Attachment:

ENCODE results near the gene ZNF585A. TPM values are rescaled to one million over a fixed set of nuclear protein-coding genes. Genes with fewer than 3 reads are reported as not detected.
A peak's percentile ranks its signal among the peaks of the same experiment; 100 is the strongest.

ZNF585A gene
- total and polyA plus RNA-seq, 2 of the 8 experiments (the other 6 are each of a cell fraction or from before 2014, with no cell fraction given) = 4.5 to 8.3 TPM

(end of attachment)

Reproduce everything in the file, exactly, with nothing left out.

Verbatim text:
ENCODE results near the gene ZNF585A. TPM values are rescaled to one million over a fixed set of nuclear protein-coding genes. Genes with fewer than 3 reads are reported as not detected.
A peak's percentile ranks its signal among the peaks of the same experiment; 100 is the strongest.

ZNF585A gene
- total and polyA plus RNA-seq, 2 of the 8 experiments (the other 6 are each of a cell fraction or from before 2014, with no cell fraction given) = 4.5 to 8.3 TPM